Mathis is well aware the Bulldogs will likely bring in a graduate transfer quarterback. He welcomes the competition and having more talent in the quarterbacks room.
Following the example Fromm set for him, Mathis focuses on becoming the best he can be and embraces every workout period afforded to him.
RELATED: Jake Fromm sees D’Wan Mathis make ‘huge strides’
“I’ve been working so hard every day to get back to this point, to just be able practice,” Mathis said. “Because, for a while I couldn’t walk. And for a while I couldn’t run. So once I started getting my legs back under me, I realized I could do this.”
Eager to ‘Do More’
Mathis said he wants to get up to 215 pounds, so he can “use my abilities to run around a little bit and be able to take some shots.”
That’s the day Mathis can’t wait for, the first time he’s allowed to be tackled and taken down to the turf.
That’s the kind of football D’Wan Mathis wants to play. Just talking about the Bulldogs’ Sugar Bowl performance got him excited.
“On this team, there’s a lot of guys sacrificing, and a lot of people don’t know that,” Mathis said in the Mercedes-Benz Superdome.
“Everybody on this team has bought into Kirby, and when he says ‘Do More,’ like tonight, it was ‘Out-hit, Out-hustle.’ That’s all we preached the whole week, was out-hit, out-hustle, and man, we did that.”
Mathis is ready to out-hit, out-hustle, and this spring, to out-work.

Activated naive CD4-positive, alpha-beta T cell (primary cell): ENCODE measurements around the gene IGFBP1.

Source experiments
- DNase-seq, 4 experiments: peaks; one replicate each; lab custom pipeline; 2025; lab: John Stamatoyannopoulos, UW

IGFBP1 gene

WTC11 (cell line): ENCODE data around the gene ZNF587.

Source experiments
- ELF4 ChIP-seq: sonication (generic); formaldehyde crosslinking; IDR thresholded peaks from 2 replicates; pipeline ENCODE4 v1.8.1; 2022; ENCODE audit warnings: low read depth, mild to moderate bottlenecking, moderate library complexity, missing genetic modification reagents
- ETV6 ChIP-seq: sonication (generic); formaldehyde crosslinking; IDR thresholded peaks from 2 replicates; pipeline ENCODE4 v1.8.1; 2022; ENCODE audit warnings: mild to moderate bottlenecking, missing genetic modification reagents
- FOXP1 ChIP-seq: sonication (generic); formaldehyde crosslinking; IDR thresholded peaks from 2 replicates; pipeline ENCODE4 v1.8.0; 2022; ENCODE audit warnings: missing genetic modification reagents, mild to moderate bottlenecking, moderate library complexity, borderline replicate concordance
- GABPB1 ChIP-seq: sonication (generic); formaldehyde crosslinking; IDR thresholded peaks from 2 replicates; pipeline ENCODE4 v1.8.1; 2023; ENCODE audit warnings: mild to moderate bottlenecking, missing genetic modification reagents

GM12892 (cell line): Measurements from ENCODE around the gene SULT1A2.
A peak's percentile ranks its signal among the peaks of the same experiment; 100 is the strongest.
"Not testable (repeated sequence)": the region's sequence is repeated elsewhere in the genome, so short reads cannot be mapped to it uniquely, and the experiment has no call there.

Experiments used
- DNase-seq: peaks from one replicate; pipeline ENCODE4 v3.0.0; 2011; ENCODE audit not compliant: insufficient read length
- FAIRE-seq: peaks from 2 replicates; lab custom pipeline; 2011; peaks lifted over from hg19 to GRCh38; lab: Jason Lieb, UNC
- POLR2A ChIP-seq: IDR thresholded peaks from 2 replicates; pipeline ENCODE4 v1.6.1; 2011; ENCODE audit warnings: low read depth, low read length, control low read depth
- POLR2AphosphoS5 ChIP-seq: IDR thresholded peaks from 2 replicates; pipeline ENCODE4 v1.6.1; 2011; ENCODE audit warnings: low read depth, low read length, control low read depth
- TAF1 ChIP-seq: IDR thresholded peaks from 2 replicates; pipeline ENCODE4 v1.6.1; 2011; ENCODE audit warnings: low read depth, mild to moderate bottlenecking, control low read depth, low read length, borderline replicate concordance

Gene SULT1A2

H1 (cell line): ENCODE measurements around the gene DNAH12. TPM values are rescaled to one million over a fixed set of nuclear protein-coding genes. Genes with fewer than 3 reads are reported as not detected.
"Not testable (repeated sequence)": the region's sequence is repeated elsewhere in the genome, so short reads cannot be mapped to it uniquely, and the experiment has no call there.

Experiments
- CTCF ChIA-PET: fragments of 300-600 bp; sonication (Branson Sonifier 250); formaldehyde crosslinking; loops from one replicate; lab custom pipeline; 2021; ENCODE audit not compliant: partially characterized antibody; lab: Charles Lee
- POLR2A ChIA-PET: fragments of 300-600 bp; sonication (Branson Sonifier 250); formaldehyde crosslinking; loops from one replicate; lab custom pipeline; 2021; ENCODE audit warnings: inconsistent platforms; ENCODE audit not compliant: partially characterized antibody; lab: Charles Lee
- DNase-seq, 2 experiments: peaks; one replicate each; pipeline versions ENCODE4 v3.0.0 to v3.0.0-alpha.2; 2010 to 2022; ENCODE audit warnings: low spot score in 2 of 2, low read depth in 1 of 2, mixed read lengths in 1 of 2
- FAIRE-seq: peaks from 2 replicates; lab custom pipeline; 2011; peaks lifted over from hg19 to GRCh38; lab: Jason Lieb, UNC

“This injury took me to becoming a completely different person,” Mathis said. “I’m mentally much stronger than when I first got here. At first when Kirby would yell at me, I’d be like, man, why is he yelling at me?
“Now, I look at it that Kirby cares about me, and he wants me to play for him and make big plays. I can’t thank him enough.”
From Smart’s perspective, Mathis’ positive attitude, work on the scout team and continued development is thanks enough.
Smart credited Mathis for helping Georgia’s defense prepare for Auburn dual-threat quarterback. The Bulldogs shut out the Tigers for three quarters en route to the pivotal 21-14 victory last November.
“D’Wan’s been scout-team quarterback the last couple of weeks now and has done a tremendous job,” Smart said last November. “He helped with the Bo Nix scout team stuff. He’s able to simulate some of these guys we’ve played, so that has been a big bonus for us.”
It might only be a matter of time before opponents are finding quarterbacks to simulate Mathis in the Georgia offense.